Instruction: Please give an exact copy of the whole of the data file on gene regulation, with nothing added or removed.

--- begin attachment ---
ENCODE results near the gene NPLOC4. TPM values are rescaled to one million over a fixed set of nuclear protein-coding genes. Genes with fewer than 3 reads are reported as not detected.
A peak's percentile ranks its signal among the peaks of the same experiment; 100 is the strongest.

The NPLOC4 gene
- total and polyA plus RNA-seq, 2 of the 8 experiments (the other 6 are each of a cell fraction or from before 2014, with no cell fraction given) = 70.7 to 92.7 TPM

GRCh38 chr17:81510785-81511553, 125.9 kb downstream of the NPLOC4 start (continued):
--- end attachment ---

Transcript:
ENCODE results near the gene NPLOC4. TPM values are rescaled to one million over a fixed set of nuclear protein-coding genes. Genes with fewer than 3 reads are reported as not detected.
A peak's percentile ranks its signal among the peaks of the same experiment; 100 is the strongest.

The NPLOC4 gene
- total and polyA plus RNA-seq, 2 of the 8 experiments (the other 6 are each of a cell fraction or from before 2014, with no cell fraction given) = 70.7 to 92.7 TPM

GRCh38 chr17:81510785-81511553, 125.9 kb downstream of the NPLOC4 start (continued):